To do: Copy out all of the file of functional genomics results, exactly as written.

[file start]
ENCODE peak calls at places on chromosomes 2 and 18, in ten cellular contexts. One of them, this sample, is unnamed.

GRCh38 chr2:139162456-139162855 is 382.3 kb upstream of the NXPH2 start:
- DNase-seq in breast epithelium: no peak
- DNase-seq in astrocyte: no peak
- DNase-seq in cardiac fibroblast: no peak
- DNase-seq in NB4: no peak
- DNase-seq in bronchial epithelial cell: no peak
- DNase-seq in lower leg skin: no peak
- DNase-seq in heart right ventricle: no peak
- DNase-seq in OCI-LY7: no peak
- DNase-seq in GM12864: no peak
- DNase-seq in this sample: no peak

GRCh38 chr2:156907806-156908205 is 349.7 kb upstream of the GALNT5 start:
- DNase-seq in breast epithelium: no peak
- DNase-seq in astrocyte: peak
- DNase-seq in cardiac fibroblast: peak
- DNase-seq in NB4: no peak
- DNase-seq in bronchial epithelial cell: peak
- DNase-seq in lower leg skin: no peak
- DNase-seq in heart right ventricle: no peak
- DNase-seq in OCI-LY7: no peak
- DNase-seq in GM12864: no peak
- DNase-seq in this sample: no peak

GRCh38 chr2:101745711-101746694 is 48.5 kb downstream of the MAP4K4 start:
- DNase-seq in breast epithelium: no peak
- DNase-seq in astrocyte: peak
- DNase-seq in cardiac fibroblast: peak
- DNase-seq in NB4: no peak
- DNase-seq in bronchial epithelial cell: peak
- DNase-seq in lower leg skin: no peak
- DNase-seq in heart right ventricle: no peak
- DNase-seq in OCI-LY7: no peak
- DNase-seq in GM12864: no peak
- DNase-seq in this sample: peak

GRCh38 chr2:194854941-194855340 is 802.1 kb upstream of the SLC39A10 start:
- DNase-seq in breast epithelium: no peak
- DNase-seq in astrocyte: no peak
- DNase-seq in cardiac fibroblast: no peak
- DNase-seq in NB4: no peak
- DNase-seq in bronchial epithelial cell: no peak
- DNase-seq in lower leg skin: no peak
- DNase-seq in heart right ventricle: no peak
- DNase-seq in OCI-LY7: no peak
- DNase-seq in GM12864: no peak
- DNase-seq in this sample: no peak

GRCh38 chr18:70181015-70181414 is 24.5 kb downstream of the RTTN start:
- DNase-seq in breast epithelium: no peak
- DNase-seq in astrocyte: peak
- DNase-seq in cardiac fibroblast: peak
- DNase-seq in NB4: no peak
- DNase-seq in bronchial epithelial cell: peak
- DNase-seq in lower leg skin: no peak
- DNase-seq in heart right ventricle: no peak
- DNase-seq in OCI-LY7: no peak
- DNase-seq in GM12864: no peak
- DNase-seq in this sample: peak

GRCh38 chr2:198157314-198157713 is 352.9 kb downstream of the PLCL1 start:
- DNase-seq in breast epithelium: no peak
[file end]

ENCODE peak calls at places on chromosomes 2 and 18, in ten cellular contexts. One of them, this sample, is unnamed.

GRCh38 chr2:139162456-139162855 is 382.3 kb upstream of the NXPH2 start:
- DNase-seq in breast epithelium: no peak
- DNase-seq in astrocyte: no peak
- DNase-seq in cardiac fibroblast: no peak
- DNase-seq in NB4: no peak
- DNase-seq in bronchial epithelial cell: no peak
- DNase-seq in lower leg skin: no peak
- DNase-seq in heart right ventricle: no peak
- DNase-seq in OCI-LY7: no peak
- DNase-seq in GM12864: no peak
- DNase-seq in this sample: no peak

GRCh38 chr2:156907806-156908205 is 349.7 kb upstream of the GALNT5 start:
- DNase-seq in breast epithelium: no peak
- DNase-seq in astrocyte: peak
- DNase-seq in cardiac fibroblast: peak
- DNase-seq in NB4: no peak
- DNase-seq in bronchial epithelial cell: peak
- DNase-seq in lower leg skin: no peak
- DNase-seq in heart right ventricle: no peak
- DNase-seq in OCI-LY7: no peak
- DNase-seq in GM12864: no peak
- DNase-seq in this sample: no peak

GRCh38 chr2:101745711-101746694 is 48.5 kb downstream of the MAP4K4 start:
- DNase-seq in breast epithelium: no peak
- DNase-seq in astrocyte: peak
- DNase-seq in cardiac fibroblast: peak
- DNase-seq in NB4: no peak
- DNase-seq in bronchial epithelial cell: peak
- DNase-seq in lower leg skin: no peak
- DNase-seq in heart right ventricle: no peak
- DNase-seq in OCI-LY7: no peak
- DNase-seq in GM12864: no peak
- DNase-seq in this sample: peak

GRCh38 chr2:194854941-194855340 is 802.1 kb upstream of the SLC39A10 start:
- DNase-seq in breast epithelium: no peak
- DNase-seq in astrocyte: no peak
- DNase-seq in cardiac fibroblast: no peak
- DNase-seq in NB4: no peak
- DNase-seq in bronchial epithelial cell: no peak
- DNase-seq in lower leg skin: no peak
- DNase-seq in heart right ventricle: no peak
- DNase-seq in OCI-LY7: no peak
- DNase-seq in GM12864: no peak
- DNase-seq in this sample: no peak

GRCh38 chr18:70181015-70181414 is 24.5 kb downstream of the RTTN start:
- DNase-seq in breast epithelium: no peak
- DNase-seq in astrocyte: peak
- DNase-seq in cardiac fibroblast: peak
- DNase-seq in NB4: no peak
- DNase-seq in bronchial epithelial cell: peak
- DNase-seq in lower leg skin: no peak
- DNase-seq in heart right ventricle: no peak
- DNase-seq in OCI-LY7: no peak
- DNase-seq in GM12864: no peak
- DNase-seq in this sample: peak

GRCh38 chr2:198157314-198157713 is 352.9 kb downstream of the PLCL1 start:
- DNase-seq in breast epithelium: no peak